I am coming to realize that my Monthly Goals List seems to take at least 2 months (if not longer). Then again, my daily To Do lists tend to last about a week. Not a great pattern, but at least I’m aware of it…

So here’s a stab at a realistic list of September Goals:

  • Read 2 books. Should be easy. Currently in the queue are: Saving Fish from Drowning by Amy Tan; Abigail and John, Portrait of a Marriage by Edith B. Gelles; and My Age of Anxiety: Fear, Hope, Dread, and the Search for Peace of Mind by Scott Stossel.
  • Finish fixing the irrigation. This really needs to happen a) to save water and b) before the rains come so that I can tell where the holes in the system are.
  • Finish organizing digital photos, and upload to Flickr as another backup (besides the external hard drive). Apparently Flickr lets you have 1 terrabyte of space for free. Such a deal!
  • Exercise bike 3 times/week. Really.
  • Update this blog 3 times, excluding this one. Having a regular schedule would be nice. Maybe I can figure out something analogous to my quilter friends’ “Work in Progress Wednesday” or “Sunday Stash.” Anybody have any suggestions? Even silly ones are welcome!
  • Get Google Analytics and watermarks on photos (and the plug-ins for each) to work for my blog. Sometimes technology is highly irritating.
  • Defrost the freezer. Yes, I stupidly bought a freezer 13 years ago that was NOT frost-free. I was suckered by the salesman who convinced me that with extra moisture the quality of my food would be better. He lied. So I’m stuck doing this at least once a year.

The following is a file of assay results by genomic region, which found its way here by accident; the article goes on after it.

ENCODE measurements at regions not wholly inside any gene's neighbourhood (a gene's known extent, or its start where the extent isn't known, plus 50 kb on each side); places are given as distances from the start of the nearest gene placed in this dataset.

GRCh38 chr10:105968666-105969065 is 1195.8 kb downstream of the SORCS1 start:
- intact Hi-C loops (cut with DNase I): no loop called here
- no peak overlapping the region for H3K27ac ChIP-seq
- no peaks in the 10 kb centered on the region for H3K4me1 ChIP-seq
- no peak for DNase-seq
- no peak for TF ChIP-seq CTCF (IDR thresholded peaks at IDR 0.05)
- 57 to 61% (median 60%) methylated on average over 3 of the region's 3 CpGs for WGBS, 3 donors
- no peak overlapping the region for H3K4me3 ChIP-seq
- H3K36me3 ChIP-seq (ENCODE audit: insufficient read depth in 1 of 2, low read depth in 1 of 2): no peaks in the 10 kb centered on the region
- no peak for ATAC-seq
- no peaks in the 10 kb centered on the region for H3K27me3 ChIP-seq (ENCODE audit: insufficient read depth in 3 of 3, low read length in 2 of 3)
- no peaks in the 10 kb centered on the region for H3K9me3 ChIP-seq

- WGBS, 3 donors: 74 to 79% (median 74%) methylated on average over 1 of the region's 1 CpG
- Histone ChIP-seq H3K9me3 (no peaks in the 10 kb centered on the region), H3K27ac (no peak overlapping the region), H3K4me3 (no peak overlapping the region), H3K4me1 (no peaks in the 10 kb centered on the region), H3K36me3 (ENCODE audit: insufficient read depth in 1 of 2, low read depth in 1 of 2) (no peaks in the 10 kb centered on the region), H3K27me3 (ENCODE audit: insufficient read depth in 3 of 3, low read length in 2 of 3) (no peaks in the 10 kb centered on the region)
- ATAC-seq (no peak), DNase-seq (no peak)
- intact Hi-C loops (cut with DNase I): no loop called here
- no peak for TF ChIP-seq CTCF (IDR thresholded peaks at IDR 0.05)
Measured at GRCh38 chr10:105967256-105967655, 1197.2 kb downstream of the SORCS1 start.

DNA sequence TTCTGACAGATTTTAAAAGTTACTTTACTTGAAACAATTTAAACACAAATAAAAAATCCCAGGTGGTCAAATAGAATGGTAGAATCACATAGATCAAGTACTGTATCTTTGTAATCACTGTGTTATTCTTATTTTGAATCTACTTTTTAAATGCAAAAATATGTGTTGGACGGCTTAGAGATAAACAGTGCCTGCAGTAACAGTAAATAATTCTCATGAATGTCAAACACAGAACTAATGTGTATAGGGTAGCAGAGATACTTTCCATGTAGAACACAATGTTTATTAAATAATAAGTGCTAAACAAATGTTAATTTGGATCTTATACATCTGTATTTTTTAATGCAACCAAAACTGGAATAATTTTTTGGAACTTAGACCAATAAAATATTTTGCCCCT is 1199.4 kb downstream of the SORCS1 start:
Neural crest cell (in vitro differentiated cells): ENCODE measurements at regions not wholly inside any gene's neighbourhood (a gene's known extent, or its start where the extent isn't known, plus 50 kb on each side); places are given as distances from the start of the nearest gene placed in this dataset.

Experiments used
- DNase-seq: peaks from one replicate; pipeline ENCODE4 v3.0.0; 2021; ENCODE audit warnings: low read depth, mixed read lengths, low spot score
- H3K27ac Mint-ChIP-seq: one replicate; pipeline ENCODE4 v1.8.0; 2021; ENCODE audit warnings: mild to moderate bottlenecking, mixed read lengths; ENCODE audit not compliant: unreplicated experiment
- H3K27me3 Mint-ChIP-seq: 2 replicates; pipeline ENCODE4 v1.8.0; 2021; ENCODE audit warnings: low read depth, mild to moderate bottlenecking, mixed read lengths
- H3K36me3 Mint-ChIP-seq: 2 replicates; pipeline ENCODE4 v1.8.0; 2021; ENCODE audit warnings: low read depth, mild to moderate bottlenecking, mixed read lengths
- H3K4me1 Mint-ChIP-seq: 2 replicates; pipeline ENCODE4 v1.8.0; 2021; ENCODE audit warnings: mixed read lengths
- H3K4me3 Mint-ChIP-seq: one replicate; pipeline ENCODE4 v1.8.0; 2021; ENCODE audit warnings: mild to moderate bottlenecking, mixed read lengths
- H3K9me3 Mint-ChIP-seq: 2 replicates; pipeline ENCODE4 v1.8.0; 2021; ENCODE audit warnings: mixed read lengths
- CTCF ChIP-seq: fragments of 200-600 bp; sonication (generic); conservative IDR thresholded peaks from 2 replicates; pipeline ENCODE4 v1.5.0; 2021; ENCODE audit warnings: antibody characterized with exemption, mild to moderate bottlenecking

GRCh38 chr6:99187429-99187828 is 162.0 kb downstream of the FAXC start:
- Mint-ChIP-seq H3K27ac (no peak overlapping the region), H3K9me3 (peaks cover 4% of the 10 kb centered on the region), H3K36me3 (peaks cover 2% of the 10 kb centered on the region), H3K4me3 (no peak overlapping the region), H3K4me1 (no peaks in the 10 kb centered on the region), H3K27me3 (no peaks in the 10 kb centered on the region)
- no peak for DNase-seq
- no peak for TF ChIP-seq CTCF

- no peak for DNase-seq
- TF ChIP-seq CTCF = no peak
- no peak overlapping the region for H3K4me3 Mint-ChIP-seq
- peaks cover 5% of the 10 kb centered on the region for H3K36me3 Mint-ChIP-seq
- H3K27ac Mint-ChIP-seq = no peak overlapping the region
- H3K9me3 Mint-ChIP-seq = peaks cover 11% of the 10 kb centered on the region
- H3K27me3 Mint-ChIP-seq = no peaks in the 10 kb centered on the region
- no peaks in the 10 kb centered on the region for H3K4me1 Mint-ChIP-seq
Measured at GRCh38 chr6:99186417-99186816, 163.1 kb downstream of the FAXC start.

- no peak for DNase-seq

• Make batches of strawberry and raspberry jam.
  • Get Through the Mending Basket. I have a basket of jeans, undergarments, etc. that need to be patched or put back together. Not nearly as fun as a new sewing project (baby blanket  and Downton Abbey pillows coming in October, among other things!), but it has to be done. Now to unearth the sewing machine….

Any bets on how much of this I get done?

Bowling Ball Garden Art

I’ve become a Pinterest junkie. There are so many great ideas that I can (and have) implemented around the house. I’ve found plants I want to grow, recipes I want to try, lots of words of wisdom to take to heart. But I’m always looking for cheap and easy ways to decorate my house and yard. My latest addition to the family: the sparkly bowling ball!

Pinterest had dozens of ideas of things to do with bowling balls. Most of those ideas involved a fair bit of work. Some even involved a fair bit of expense. Neither work nor expense are part of what I like to do! Here’s what I did:


First, I got a bowling ball. It was free on Craigslist. I couldn’t have actually bowled with this thing, it was too heavy for me. But I could lift it well enough to work with it!


Then I went to the Dollar Store. They had flat back marbles in assorted colors. My bowling ball was red, but I really liked the ocean colors in one of the marble sets. (I got 5 bags.)

I found some silicon adhesive at home; I ended up needing to get another tube. Cost: about $4.

I already had a stand from a gazing ball that broke.